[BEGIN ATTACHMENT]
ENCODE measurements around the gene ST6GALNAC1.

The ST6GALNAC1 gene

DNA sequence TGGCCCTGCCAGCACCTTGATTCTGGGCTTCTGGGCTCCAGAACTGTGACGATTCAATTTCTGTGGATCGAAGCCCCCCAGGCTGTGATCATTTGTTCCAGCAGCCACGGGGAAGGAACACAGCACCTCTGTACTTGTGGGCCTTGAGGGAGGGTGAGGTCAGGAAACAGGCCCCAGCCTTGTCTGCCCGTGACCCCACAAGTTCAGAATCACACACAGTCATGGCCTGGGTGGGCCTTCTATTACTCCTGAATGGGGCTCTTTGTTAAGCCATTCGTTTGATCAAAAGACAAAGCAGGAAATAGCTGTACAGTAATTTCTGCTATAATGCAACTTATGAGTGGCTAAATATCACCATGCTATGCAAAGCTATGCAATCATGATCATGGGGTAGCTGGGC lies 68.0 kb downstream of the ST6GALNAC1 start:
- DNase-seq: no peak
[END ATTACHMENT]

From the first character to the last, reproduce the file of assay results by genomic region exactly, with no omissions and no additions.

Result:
ENCODE measurements around the gene ST6GALNAC1.

The ST6GALNAC1 gene

DNA sequence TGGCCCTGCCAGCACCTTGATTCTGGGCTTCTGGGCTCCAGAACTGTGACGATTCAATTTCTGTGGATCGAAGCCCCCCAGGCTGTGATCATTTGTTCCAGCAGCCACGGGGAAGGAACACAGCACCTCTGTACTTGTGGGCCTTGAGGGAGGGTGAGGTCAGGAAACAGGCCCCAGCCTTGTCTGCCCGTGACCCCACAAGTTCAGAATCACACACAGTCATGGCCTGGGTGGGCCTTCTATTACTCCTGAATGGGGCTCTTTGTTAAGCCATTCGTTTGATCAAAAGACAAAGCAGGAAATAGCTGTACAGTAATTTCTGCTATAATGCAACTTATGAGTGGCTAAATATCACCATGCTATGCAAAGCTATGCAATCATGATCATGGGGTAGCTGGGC lies 68.0 kb downstream of the ST6GALNAC1 start:
- DNase-seq: no peak